The Return of the Native: “A Saturday afternoon in November was approaching the time of twilight, and the vast tract of unenclosed wild known as Egdon Heath embrowned itself moment by moment.”
Oh my, I was laughing after finishing this novel, which perhaps wasn’t the reaction that Hardy had envisioned. But the drama! The high drama! I was beginning to wonder what other circumstance of fate (which actually didn’t seem like fate but a deliberate thwarting of anyone’s happiness) was going to occur to cause yet another catastrophe. It was a medley of characters making the same mistakes over and over again and never learning one thing from them.
Yet, on a positive note, it is the first Hardy novel that I’ve enjoyed and while there is drama and trauma and tragedy, there are a few characters one can respect and more than a few who behave like regular human beings. However, there are many who don’t, as well, and of course being Hardy, those characters populate the main story.
Thomasin Yeobright married Damon Wildeve, a tradesman of Egdon Heath …. but wait! Thomasin did NOT marry Wildeve, as she was carried off by Diggory Venn in her flight from an embarrassing misunderstanding on her wedding day and there is a possible scandal if the union is not completed. But Wildeve cannot extricate Eustacia Vye from his thoughts, a beautiful woman of the Heath and his former paramour, who is as removed from the world and reality as she is selfish. But then Clym Yeobright, cousin of Thomasin and son of Mrs. Yeobright, returns from his grand employment in Paris, a bright star of the future in the eyes of many, including Eustacia who views him as the vehicle for her escape from the Heath, a place and lifestyle she despises, to the glittering glamour of a cosmopolitan city, her life dream. The return of the native is rejoiced by all, until Clym decides his native Egdon is loved more dearly than any meaningless city job and his decision to stay in Egdon Heath percipitates a chain of events that echo a falling of dominos from which few can escape the ensuing calamities.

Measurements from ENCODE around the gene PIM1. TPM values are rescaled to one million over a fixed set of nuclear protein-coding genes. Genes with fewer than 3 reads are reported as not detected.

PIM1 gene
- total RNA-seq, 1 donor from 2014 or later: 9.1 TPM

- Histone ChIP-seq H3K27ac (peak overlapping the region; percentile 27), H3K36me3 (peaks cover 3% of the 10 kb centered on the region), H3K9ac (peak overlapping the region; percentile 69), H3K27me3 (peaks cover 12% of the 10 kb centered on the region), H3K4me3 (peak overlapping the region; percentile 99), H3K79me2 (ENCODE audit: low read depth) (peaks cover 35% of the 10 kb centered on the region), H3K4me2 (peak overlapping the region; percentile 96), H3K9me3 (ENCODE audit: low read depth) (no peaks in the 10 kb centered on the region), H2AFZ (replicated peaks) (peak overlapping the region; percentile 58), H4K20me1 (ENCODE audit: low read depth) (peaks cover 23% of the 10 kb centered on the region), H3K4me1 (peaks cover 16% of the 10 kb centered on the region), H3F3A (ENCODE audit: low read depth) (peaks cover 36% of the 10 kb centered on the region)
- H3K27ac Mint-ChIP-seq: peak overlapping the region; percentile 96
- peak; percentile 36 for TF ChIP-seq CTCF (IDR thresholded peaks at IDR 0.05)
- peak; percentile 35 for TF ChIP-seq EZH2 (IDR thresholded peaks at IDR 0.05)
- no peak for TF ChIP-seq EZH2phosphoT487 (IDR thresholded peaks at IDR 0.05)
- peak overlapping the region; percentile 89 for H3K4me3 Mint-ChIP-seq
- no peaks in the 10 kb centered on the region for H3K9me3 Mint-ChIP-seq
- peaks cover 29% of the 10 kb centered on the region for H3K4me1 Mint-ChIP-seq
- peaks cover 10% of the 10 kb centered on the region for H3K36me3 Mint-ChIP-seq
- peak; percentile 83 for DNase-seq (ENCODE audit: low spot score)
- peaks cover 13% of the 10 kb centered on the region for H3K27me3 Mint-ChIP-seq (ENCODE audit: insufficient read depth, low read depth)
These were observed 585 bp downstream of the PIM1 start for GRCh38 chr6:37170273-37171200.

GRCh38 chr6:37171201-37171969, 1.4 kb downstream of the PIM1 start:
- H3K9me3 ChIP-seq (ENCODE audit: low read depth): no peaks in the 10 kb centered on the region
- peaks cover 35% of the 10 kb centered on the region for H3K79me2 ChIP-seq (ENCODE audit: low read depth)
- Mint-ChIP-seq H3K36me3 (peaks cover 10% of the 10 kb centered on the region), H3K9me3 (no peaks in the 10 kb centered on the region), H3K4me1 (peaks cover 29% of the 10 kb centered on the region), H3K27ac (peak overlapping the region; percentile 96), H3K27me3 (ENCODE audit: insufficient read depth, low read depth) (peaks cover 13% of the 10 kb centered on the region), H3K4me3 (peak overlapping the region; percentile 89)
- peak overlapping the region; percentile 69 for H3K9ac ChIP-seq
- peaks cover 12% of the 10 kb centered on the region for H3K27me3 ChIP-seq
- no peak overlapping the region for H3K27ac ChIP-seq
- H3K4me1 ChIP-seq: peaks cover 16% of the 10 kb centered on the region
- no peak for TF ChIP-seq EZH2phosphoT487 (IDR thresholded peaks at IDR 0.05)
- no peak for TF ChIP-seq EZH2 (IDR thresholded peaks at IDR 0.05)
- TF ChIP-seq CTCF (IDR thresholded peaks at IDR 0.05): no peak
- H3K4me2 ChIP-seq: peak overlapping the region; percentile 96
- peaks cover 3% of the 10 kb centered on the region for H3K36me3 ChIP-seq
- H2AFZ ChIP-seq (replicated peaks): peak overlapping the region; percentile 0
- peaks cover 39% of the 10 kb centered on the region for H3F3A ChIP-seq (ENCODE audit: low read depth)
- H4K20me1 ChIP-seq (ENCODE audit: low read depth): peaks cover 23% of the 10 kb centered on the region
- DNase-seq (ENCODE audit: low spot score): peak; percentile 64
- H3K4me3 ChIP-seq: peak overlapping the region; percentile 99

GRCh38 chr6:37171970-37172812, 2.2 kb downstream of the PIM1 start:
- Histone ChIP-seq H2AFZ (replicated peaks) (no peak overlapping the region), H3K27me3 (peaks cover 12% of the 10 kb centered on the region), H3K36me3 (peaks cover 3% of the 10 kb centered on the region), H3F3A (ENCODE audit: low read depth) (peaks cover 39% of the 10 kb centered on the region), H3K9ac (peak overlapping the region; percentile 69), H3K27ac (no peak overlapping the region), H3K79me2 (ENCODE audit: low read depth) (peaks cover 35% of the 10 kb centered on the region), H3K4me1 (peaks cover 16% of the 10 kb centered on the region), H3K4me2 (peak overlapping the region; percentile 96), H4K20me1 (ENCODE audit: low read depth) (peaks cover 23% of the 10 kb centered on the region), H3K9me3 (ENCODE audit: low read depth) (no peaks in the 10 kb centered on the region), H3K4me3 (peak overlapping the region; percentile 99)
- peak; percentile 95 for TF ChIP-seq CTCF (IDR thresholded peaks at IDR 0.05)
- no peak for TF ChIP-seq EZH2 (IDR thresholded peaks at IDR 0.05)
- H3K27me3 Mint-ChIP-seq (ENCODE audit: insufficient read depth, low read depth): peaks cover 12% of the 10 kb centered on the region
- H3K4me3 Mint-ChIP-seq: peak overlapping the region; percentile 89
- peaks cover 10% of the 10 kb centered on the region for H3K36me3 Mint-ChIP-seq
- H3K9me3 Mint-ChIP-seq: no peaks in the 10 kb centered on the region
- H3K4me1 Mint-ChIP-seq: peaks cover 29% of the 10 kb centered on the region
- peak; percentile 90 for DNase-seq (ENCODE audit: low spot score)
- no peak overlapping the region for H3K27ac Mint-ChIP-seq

As for the title of the novel, it is a curious conundrum, in that it can initially appear that the story will revolve around Clym. However Clym as a character turns out to be less important than his RETURN which is the catalyst for the chain of catastrophes that follow. This novel certainly plays like a Greek tragedy with characters making decisions that are nearly always fatal to their happiness and often endanger others.
And one cannot leave the novel without considering the character of Eustacia Vye. Is she a witch, a seductress, a sociopath or simply a flawed and broken human being? A hedonist she is certainly, as she seeks people and situations that will bring her the things she desires. However, Hardy made her more complex than that, in a way that I find somewhat inconsistent. Initially, her behaviour is completely self-centred with no regard for anyone but her own needs, moving from man to man based on their ability to raise her station in life and therefore, she assumes, securing her happiness. However, she refuses to acknowledge the hints that Clym has no intention of returning to Paris, and when they marry, despite her dismay at his decision, there is a care of him and an odd type of bond, that seem to contradict her original character. Complex, yes, but believable …… I wonder ……
I must say that this is the first Hardy novel that I’ve mildly enjoyed, my experiences with Far from the Madding Crowd and Under the Greenwood Tree certainly not endearing me to his tone and overly dramatized plot construction. Yet, I will persevere as there is a sort of inexplicable appeal for his work that sometimes defies common sense. While I’m not hooked, I’m certainly interested.
If anyone has read any other Hardy novels that they could recommend, I’d be grateful for any guidance you could give!